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March 2017

Which Iron Supplement Should You Recommend?

It's tricky to iron out differences among oral iron supplements. Efficacy and tolerability are similar at equal doses of elemental iron. But the percent of elemental iron varies between products.

For iron deficiency, expect most patients to need 100-200 mg/day elemental iron. Suggest ferrous sulfate or fumarate. These typically have 65-100 mg elemental iron/tab versus about 35 mg with ferrous gluconate.

Products containing more elemental iron can cause more GI upset and constipation. Suggest starting with just one tab per day and titrating up to twice daily or three times daily over a week or two. Also explain that iron is best absorbed on an empty stomach, but it's okay to take it with food if GI upset occurs. If needed, offer strategies to limit GI upset, such as switching to a product with less elemental iron. Or consider once-daily dosing as an option, but it may take longer to correct an iron deficiency with a lower dose.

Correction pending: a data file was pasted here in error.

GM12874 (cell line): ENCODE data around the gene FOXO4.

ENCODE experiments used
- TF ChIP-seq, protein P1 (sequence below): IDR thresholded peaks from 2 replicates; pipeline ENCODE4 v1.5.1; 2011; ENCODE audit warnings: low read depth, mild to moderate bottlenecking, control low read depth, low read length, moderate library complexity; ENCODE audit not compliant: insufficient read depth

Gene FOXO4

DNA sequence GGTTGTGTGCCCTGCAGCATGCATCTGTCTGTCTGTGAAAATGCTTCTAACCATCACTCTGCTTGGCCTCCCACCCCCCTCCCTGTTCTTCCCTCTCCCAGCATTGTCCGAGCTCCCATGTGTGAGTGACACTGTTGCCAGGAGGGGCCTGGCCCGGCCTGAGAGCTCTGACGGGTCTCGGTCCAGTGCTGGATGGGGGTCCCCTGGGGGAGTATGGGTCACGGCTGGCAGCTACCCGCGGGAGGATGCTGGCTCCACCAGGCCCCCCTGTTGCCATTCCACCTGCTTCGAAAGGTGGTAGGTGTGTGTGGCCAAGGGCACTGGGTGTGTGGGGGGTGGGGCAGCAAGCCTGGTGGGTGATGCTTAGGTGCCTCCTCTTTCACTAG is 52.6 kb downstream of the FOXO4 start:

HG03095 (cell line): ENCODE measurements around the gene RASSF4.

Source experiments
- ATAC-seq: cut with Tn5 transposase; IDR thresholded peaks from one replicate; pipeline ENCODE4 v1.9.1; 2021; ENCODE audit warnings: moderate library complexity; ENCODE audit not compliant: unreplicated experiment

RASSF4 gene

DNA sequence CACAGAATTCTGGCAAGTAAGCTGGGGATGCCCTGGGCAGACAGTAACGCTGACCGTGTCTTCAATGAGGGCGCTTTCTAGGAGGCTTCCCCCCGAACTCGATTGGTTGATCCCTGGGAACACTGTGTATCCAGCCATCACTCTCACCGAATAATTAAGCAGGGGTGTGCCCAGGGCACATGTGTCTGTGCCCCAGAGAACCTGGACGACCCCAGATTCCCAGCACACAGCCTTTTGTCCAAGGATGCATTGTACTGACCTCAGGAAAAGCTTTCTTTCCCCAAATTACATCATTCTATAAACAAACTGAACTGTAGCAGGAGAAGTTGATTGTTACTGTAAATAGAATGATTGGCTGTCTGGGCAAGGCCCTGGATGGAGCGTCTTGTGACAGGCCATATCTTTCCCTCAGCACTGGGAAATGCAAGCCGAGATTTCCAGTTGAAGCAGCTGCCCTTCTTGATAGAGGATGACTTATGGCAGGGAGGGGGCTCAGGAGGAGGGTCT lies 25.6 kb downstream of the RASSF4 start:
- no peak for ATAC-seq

Vitamin C slightly increases iron absorption, but most combo products don't have enough vitamin C to make a difference. Don't feel compelled to recommend other iron forms. Explain that slow-release or enteric-coated products may not be absorbed as well because they dissolve later in the GI tract. Also point out that there's no proven advantage to using more costly iron forms, such as polysaccharide-iron complex (Ferrex 150, etc), carbonyl iron (ICAR), or heme iron polypeptide (Proferrin ES, etc).

Check our Commercial Products Database for details on specific iron supplements.

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